Tonight’s litany of readings invites us to remember what has mattered to God over the course of humanity’s tumultuous relationship with God: the goodness and beauty of creation; faithfulness to being beloved; liberation for enslaved peoples; hearts softened by tender mercy; trust in the abundance of grace; desire for Wisdom. These things matter to God.
Perhaps it was remembering these things that gave the women from Galilee the courage to quietly prepare their spices of mourning and slip away from the upper room with all of its shame and guilt and fear. Maybe they recalled these things as they traversed the dangerous darkness—of Jerusalem and their own grief—in order tend to the Teacher. Maybe it was the memory of these things that made it possible for them to believe that something impossible might have happened in his tomb, now empty.
No doubt the things that matter to God burst back into the upper room along with them as they breathlessly reported that “the living one” was not “among the dead”!
Indeed, what good news this is for us disciples today! None of the things of our upper room mentality—paralyzing horror at the Golgothas of our time so fresh in our minds, despair at our failures and betrayals, desolation that nothing ever changes, fear about what might come next—can entomb the “way out of no way” that is the Living One.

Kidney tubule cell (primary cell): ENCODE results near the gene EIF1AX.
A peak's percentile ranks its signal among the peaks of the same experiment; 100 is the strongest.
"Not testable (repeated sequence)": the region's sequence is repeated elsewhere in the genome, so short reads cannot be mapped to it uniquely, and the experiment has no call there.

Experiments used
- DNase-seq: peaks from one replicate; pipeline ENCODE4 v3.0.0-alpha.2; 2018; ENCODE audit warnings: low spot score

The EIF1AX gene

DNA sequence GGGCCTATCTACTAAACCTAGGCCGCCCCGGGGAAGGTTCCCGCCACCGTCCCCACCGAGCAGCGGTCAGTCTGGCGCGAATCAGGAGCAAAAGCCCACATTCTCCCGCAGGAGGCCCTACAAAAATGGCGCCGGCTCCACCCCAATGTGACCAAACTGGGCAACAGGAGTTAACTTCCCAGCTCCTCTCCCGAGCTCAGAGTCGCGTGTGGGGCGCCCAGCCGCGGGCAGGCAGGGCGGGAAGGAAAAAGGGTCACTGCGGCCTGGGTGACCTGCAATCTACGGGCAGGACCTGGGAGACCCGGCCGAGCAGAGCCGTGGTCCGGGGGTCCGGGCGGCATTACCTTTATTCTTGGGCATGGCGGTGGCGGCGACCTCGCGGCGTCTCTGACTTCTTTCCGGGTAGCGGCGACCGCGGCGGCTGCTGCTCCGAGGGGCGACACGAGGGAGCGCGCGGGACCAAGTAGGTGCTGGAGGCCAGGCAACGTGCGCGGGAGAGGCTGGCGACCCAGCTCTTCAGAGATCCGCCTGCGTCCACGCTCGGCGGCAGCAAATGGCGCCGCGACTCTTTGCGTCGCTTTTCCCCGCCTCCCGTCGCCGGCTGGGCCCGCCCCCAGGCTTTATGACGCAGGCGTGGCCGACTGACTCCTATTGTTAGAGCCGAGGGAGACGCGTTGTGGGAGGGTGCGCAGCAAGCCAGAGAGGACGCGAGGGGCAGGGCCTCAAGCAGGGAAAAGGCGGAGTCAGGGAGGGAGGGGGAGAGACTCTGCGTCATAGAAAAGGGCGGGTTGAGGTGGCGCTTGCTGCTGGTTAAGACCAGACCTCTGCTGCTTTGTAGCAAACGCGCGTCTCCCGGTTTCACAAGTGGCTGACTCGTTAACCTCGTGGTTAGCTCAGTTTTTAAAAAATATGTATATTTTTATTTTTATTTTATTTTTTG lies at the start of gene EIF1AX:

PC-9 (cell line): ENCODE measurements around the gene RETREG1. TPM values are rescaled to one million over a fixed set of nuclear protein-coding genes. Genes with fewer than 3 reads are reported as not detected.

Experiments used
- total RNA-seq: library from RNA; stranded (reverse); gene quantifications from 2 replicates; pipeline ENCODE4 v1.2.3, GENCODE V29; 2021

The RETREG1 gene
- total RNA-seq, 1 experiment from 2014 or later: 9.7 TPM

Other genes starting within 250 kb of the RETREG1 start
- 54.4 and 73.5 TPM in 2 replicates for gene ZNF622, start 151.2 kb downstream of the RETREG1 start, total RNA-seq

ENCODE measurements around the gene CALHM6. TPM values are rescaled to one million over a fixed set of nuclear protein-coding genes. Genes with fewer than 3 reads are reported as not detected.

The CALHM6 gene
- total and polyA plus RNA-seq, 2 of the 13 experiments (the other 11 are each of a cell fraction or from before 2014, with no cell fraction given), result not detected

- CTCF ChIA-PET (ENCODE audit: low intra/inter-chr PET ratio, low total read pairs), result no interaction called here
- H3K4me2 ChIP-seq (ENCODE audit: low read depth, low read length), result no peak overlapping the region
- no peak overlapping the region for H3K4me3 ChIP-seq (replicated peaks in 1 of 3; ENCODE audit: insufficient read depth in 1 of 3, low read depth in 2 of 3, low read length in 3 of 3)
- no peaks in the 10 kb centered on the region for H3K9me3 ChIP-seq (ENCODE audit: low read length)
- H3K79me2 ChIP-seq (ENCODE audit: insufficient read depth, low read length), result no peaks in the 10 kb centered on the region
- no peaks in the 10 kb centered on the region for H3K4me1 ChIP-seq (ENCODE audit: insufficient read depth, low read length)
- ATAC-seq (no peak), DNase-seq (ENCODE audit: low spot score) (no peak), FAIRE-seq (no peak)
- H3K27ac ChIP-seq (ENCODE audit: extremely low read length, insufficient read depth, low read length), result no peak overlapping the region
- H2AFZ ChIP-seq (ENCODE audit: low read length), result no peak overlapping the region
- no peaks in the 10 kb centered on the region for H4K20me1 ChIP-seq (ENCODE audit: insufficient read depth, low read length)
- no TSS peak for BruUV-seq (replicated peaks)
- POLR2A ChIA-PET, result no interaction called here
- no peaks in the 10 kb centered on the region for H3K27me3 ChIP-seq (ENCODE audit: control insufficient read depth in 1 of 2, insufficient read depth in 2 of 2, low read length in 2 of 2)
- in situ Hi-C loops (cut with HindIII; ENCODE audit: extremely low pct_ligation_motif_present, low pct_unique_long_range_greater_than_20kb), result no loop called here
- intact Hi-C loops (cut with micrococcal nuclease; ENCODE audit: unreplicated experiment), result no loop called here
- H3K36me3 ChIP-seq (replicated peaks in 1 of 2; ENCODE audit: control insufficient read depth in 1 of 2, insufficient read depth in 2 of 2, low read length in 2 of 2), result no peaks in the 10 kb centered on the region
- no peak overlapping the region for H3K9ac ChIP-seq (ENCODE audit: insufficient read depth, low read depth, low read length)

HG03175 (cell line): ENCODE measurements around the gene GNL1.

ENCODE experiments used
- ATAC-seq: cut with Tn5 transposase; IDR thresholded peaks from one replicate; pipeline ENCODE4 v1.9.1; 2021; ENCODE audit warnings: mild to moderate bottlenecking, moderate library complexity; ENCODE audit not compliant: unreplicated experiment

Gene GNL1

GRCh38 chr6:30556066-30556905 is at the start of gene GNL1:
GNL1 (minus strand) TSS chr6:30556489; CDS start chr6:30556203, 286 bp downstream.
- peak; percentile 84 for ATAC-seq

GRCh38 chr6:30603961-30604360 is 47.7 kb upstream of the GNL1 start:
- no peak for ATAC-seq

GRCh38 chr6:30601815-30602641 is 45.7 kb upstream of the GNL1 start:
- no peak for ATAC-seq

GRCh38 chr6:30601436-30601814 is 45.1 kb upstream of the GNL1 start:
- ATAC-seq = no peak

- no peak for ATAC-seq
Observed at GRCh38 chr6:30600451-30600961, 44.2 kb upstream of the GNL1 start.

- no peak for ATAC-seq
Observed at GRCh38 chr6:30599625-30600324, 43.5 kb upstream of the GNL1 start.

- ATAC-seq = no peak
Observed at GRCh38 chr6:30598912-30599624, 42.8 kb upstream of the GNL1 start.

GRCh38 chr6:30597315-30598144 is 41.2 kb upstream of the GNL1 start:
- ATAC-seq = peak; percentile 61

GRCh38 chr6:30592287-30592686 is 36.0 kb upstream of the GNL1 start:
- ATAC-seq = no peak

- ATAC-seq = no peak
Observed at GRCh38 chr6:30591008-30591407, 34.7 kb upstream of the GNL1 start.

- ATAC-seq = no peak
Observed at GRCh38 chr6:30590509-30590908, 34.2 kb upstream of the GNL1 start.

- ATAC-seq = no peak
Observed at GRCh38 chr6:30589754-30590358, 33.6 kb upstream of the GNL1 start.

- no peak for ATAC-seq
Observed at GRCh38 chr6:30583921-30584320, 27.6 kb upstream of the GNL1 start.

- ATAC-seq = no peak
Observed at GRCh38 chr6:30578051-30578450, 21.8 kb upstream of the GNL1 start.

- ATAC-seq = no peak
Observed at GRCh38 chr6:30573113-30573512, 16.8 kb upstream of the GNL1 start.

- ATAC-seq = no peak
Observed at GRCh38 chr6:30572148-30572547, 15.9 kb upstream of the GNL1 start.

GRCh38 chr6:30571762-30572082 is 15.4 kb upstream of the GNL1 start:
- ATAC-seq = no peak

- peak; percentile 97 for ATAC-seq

God’s love still matters and is bursting into the upper room. Live in the joy of possibility!
- Which of the things that matter to God matter most to you?
- If you had to describe the atmosphere in your “upper room”, what would it feel like?
- What possibility promised by the resurrection have you been longing for?
After eight years in the Theology Department at Fordham University, Maureen H. O’Connell returned in 2013 to her native city of Philadelphia to Chair the Department of Religion at LaSalle University where she is also an Associate Professor of Christian Ethics. She holds a BA in History from Saint Joseph’s University and a PhD in Theological Ethics from Boston College. She authored Compassion: Loving Our Neighbor in an Age of Globalization (Orbis Books, 2009) and If These Walls Could Talk: Community Muralism and the Beauty of Justice (The Liturgical Press, 2012), which won the College Theology Book of the Year Award in 2012 and the Catholic Press Association’s first place for books in theology in 2012. Her current research project explores racial identity formation, racism, and racial justice in Catholic institutions of higher education. She serves on the board of the Society for the Arts in Religious and Theological Studies and is a member of St. Vicent De Paul parish in Germantown, where is also a member of POWER (Philadelphians Organizing to Witness, Empower, and Rebuild). POWER is an interfaith federation of 90-faith communities committed to making Philadelphia the city of “just love” (as well as “brotherly love and sisterly affection”) through a more just wage for workers, fair funding for public schools, immigration reform and decarceration.